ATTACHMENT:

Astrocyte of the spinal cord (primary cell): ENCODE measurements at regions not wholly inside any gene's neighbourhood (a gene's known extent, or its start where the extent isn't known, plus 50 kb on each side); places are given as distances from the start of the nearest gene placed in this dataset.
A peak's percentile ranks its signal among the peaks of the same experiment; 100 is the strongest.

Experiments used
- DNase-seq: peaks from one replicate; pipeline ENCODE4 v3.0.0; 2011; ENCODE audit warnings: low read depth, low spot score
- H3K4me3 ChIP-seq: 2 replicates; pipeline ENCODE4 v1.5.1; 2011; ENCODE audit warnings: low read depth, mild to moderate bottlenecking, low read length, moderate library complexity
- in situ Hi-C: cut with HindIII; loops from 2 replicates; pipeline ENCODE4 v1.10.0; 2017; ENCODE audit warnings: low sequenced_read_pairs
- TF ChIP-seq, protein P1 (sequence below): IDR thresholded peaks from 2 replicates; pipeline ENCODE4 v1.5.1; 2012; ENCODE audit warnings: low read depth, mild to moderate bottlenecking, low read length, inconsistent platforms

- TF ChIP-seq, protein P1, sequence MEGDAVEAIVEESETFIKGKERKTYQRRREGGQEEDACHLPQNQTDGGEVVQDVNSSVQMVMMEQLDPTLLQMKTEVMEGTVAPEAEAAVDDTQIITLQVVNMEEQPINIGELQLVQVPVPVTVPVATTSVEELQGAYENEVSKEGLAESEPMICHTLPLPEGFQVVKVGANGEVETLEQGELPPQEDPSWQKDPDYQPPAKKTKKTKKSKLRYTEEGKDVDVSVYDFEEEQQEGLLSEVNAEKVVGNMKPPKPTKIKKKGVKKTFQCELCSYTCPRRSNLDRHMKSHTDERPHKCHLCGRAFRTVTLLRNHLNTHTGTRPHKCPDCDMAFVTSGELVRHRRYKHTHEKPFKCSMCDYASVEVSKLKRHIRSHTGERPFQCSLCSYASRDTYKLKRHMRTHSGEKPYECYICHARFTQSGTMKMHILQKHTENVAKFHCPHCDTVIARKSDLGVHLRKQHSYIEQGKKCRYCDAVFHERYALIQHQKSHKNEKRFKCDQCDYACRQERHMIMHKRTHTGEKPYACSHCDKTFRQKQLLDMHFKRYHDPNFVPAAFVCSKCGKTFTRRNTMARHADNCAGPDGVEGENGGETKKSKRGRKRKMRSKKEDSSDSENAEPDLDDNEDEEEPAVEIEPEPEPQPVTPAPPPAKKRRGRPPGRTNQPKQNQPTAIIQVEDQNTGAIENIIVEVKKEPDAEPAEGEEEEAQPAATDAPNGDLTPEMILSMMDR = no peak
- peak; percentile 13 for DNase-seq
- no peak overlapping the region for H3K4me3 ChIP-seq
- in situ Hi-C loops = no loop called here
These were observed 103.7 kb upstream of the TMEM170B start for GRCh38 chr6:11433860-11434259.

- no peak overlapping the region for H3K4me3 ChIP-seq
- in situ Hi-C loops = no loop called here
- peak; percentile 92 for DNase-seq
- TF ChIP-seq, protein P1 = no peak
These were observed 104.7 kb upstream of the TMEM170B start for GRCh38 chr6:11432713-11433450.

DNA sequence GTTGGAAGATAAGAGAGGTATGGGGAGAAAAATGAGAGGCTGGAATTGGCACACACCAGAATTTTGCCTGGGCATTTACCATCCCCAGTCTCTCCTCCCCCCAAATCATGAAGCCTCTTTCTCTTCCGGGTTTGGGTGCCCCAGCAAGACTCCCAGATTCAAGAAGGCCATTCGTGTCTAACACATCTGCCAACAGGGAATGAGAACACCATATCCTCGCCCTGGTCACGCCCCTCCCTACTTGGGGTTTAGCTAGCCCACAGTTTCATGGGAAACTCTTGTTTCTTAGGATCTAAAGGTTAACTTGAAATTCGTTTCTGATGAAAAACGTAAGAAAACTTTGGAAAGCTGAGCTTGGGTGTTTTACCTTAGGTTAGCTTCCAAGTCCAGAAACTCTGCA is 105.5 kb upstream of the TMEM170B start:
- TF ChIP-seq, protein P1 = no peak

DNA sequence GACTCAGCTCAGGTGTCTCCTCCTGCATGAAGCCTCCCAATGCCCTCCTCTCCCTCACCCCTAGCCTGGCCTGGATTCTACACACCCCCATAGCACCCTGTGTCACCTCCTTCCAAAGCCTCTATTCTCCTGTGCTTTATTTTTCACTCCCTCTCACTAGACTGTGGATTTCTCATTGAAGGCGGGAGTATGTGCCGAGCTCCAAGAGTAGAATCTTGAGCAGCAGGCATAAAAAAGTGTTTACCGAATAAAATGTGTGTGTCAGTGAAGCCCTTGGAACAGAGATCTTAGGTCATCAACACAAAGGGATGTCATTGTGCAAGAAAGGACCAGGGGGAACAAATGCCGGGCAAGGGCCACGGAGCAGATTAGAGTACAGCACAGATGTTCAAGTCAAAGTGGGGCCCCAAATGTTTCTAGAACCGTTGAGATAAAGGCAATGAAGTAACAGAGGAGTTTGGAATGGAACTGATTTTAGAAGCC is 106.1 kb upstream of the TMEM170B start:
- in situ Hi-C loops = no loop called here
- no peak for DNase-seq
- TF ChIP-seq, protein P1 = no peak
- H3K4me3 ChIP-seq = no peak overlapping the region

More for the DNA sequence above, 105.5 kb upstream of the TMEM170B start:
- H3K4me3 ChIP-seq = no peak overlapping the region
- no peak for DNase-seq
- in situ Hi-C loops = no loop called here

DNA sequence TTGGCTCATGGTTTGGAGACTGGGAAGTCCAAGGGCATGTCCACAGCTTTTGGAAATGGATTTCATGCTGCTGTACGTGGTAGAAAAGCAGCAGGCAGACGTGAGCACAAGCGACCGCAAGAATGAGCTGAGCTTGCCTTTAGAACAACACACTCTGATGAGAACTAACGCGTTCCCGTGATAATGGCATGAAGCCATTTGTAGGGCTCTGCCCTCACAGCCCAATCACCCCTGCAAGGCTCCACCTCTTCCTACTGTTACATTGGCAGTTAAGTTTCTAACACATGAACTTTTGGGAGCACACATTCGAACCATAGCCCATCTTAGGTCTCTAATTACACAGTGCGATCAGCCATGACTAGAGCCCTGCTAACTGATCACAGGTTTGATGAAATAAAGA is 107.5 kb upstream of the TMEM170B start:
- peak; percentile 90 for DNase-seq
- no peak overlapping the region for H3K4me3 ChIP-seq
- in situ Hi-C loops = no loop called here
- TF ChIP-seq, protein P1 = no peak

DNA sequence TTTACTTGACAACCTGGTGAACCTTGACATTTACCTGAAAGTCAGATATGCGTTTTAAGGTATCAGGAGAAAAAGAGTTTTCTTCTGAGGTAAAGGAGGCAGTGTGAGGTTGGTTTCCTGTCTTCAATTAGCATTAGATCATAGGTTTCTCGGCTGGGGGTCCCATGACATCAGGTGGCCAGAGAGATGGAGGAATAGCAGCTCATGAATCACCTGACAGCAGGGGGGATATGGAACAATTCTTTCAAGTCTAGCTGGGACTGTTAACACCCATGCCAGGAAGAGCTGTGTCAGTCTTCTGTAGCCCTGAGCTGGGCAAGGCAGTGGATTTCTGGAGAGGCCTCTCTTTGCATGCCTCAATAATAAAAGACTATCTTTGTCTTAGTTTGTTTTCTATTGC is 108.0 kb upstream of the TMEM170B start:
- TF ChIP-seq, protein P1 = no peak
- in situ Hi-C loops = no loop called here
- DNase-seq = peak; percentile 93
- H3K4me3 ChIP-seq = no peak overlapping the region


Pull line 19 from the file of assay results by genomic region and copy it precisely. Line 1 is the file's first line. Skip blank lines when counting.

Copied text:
- TF ChIP-seq, protein P1 = no peak